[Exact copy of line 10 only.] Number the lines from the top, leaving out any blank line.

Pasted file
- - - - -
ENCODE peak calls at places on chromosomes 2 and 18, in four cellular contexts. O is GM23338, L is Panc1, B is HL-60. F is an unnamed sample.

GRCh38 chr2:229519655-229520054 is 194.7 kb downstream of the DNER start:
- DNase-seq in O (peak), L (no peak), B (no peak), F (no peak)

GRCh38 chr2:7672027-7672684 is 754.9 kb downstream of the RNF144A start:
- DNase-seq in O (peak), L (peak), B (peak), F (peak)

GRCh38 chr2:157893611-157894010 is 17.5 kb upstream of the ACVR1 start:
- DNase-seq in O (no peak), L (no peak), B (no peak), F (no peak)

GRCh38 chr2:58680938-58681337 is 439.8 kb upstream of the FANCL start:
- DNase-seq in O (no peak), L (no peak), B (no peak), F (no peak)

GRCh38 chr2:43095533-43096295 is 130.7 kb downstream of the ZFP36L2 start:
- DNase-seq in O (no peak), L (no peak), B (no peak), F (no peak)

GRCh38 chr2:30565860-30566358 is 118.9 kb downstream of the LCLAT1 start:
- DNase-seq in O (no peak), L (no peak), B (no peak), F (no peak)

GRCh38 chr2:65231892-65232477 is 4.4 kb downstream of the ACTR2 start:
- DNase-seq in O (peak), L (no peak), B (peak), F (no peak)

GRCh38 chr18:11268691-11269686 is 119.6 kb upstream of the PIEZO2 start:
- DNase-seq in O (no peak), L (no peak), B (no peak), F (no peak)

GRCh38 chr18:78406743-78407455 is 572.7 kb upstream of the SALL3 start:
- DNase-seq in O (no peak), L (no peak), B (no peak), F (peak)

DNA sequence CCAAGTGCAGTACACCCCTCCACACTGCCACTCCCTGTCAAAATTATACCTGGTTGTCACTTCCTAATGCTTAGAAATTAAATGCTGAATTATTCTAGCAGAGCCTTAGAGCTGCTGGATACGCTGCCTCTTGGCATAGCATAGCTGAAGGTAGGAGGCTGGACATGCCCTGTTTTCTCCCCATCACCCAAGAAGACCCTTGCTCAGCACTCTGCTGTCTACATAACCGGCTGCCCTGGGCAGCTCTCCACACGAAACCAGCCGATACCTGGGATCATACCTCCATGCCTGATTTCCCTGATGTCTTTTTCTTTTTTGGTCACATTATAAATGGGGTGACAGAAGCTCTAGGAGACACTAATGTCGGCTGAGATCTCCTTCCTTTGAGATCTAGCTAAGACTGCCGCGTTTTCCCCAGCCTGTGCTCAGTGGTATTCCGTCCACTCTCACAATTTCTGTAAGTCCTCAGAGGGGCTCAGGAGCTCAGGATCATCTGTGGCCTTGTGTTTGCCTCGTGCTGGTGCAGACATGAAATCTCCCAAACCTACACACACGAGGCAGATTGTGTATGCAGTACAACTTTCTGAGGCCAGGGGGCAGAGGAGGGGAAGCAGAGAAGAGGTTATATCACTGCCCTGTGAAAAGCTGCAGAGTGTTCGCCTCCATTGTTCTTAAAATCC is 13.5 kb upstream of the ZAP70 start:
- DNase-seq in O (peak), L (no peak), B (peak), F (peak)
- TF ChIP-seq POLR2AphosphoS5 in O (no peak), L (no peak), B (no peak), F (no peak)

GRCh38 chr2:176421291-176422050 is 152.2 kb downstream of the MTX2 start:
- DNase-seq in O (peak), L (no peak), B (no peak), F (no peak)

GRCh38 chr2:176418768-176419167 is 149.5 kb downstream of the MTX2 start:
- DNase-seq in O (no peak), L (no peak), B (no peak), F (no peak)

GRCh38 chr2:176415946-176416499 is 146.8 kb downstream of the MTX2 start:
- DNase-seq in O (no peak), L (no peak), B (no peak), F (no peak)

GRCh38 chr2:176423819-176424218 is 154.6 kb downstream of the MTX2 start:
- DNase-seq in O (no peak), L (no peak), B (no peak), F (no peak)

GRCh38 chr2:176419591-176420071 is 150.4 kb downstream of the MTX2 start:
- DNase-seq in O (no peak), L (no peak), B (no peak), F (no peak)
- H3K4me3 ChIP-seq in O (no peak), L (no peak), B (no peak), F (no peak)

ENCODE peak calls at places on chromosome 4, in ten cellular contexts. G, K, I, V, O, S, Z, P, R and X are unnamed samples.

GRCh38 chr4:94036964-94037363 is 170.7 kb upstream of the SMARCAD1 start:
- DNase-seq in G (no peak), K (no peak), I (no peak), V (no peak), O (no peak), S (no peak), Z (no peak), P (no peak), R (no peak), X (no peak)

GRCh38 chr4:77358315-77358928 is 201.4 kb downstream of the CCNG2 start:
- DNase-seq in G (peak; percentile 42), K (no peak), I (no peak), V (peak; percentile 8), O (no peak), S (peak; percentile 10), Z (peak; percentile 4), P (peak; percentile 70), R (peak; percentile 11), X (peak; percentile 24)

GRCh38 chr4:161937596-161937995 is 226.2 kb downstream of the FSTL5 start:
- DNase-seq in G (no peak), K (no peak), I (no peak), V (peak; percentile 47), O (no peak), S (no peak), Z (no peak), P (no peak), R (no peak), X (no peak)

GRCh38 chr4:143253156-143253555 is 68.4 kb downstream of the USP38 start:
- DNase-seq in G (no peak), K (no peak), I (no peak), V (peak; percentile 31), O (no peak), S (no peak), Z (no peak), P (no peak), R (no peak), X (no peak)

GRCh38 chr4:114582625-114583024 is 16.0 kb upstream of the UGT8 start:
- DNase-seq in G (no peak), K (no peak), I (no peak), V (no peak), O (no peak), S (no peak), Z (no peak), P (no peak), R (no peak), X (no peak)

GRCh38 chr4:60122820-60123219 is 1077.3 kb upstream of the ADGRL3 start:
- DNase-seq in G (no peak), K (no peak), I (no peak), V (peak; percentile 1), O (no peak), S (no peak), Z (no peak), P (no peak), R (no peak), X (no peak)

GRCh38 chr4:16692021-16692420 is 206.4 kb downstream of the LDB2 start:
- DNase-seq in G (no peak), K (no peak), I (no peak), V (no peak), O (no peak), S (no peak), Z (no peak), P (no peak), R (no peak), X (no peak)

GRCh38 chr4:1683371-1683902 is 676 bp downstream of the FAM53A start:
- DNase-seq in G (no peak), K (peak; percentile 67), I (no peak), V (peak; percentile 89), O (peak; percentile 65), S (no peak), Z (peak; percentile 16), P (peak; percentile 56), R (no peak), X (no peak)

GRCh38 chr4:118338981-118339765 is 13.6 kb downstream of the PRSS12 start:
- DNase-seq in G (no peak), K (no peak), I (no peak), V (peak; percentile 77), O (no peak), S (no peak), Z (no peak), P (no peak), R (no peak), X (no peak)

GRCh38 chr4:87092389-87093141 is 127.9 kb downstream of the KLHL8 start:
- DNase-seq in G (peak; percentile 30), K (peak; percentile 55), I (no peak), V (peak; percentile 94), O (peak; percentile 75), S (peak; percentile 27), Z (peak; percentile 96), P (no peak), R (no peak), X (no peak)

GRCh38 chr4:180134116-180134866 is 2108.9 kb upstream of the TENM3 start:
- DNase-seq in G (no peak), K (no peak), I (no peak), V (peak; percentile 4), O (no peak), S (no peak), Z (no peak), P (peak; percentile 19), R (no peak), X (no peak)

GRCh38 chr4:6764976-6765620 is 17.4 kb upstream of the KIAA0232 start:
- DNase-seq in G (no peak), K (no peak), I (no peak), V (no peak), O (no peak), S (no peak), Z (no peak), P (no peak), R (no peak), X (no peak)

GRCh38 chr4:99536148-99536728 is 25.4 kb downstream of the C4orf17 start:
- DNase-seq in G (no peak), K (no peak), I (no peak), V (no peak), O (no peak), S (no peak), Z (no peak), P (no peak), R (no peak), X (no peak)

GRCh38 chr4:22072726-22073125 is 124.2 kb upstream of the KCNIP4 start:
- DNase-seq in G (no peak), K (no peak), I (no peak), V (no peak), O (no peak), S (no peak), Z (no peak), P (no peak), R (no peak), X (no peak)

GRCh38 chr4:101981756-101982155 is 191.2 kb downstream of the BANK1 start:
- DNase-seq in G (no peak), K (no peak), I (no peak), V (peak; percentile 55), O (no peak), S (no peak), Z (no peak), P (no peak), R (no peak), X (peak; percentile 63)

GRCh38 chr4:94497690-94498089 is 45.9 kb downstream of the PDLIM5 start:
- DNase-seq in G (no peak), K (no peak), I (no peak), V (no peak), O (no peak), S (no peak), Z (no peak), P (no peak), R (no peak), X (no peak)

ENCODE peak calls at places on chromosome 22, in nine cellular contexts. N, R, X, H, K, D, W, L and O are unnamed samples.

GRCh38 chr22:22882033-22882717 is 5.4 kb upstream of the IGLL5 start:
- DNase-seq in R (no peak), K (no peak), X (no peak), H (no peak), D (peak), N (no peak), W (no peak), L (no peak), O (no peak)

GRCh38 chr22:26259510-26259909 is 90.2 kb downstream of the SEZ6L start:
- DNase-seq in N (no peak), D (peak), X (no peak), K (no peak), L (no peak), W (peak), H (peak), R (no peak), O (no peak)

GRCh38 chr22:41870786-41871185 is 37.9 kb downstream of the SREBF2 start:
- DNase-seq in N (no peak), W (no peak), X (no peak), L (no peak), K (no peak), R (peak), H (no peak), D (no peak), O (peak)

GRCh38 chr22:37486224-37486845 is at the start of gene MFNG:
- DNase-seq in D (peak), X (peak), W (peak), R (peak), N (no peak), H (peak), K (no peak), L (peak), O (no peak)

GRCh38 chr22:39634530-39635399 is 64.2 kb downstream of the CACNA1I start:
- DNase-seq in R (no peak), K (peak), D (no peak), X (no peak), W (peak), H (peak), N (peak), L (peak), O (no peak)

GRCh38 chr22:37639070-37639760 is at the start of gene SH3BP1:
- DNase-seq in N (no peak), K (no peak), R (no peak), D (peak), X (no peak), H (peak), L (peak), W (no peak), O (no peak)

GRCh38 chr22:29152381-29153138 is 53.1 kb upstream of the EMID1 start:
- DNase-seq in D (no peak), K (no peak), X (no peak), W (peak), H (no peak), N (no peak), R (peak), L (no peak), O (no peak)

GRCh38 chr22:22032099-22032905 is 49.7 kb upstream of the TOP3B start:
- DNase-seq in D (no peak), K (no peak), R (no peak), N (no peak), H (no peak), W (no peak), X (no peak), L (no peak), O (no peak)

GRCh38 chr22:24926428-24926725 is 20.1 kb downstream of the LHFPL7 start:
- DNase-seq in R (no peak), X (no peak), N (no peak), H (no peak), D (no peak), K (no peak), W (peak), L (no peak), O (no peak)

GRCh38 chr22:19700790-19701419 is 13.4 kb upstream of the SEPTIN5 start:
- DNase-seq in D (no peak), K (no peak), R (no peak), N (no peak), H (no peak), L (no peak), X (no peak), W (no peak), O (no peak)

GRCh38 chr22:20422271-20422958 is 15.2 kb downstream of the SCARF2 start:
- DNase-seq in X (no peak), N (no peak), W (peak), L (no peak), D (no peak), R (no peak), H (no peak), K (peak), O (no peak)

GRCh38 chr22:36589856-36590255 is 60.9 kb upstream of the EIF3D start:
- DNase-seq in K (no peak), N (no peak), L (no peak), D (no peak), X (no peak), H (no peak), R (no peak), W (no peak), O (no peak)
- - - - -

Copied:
GRCh38 chr2:43095533-43096295 is 130.7 kb downstream of the ZFP36L2 start: